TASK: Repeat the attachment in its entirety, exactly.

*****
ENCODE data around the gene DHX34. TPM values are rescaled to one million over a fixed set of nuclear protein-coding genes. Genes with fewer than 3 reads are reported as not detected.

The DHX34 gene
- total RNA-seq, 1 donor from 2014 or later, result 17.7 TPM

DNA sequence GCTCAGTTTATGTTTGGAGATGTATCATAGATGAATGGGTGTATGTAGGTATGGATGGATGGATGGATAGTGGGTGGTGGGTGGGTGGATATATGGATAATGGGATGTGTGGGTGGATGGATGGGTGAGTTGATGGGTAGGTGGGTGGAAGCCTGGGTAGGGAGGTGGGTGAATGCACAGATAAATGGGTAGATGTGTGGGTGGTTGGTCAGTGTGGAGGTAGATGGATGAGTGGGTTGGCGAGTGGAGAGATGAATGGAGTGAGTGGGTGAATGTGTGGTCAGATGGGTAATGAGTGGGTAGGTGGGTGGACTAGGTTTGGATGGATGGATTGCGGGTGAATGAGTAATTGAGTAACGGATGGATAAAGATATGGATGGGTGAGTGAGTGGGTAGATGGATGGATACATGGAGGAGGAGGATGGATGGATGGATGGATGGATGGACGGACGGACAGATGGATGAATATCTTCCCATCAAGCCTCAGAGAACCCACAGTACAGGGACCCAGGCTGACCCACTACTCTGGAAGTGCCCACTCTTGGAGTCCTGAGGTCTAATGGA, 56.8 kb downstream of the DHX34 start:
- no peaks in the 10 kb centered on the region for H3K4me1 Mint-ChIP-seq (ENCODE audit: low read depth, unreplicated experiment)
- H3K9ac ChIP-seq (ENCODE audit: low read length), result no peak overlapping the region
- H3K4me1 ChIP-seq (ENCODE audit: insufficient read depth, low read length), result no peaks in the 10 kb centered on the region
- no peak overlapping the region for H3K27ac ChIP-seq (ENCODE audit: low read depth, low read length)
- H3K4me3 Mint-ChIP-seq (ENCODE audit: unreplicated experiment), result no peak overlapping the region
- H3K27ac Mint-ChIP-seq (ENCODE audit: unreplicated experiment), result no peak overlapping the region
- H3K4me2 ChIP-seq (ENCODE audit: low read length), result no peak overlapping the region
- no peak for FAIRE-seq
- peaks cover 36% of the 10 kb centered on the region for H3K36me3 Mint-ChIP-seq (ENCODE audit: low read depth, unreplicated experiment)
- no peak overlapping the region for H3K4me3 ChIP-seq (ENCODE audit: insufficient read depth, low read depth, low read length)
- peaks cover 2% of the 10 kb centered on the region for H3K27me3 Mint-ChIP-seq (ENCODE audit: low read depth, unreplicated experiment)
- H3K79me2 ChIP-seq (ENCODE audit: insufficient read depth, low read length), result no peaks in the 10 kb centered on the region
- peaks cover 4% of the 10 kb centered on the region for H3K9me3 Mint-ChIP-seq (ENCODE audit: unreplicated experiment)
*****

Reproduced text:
ENCODE data around the gene DHX34. TPM values are rescaled to one million over a fixed set of nuclear protein-coding genes. Genes with fewer than 3 reads are reported as not detected.

The DHX34 gene
- total RNA-seq, 1 donor from 2014 or later, result 17.7 TPM

DNA sequence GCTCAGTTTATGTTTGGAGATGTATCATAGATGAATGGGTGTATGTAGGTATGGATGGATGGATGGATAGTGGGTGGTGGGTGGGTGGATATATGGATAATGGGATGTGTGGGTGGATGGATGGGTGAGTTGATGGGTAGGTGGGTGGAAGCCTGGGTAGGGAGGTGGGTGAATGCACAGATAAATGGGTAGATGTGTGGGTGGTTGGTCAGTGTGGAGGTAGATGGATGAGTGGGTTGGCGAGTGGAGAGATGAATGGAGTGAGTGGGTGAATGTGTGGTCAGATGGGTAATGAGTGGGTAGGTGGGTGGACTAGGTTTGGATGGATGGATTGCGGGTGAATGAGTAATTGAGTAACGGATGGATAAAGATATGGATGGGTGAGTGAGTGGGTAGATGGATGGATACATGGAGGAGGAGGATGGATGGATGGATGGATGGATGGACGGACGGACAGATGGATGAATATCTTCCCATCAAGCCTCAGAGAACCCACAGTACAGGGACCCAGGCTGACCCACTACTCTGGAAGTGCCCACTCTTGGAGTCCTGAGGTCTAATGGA, 56.8 kb downstream of the DHX34 start:
- no peaks in the 10 kb centered on the region for H3K4me1 Mint-ChIP-seq (ENCODE audit: low read depth, unreplicated experiment)
- H3K9ac ChIP-seq (ENCODE audit: low read length), result no peak overlapping the region
- H3K4me1 ChIP-seq (ENCODE audit: insufficient read depth, low read length), result no peaks in the 10 kb centered on the region
- no peak overlapping the region for H3K27ac ChIP-seq (ENCODE audit: low read depth, low read length)
- H3K4me3 Mint-ChIP-seq (ENCODE audit: unreplicated experiment), result no peak overlapping the region
- H3K27ac Mint-ChIP-seq (ENCODE audit: unreplicated experiment), result no peak overlapping the region
- H3K4me2 ChIP-seq (ENCODE audit: low read length), result no peak overlapping the region
- no peak for FAIRE-seq
- peaks cover 36% of the 10 kb centered on the region for H3K36me3 Mint-ChIP-seq (ENCODE audit: low read depth, unreplicated experiment)
- no peak overlapping the region for H3K4me3 ChIP-seq (ENCODE audit: insufficient read depth, low read depth, low read length)
- peaks cover 2% of the 10 kb centered on the region for H3K27me3 Mint-ChIP-seq (ENCODE audit: low read depth, unreplicated experiment)
- H3K79me2 ChIP-seq (ENCODE audit: insufficient read depth, low read length), result no peaks in the 10 kb centered on the region
- peaks cover 4% of the 10 kb centered on the region for H3K9me3 Mint-ChIP-seq (ENCODE audit: unreplicated experiment)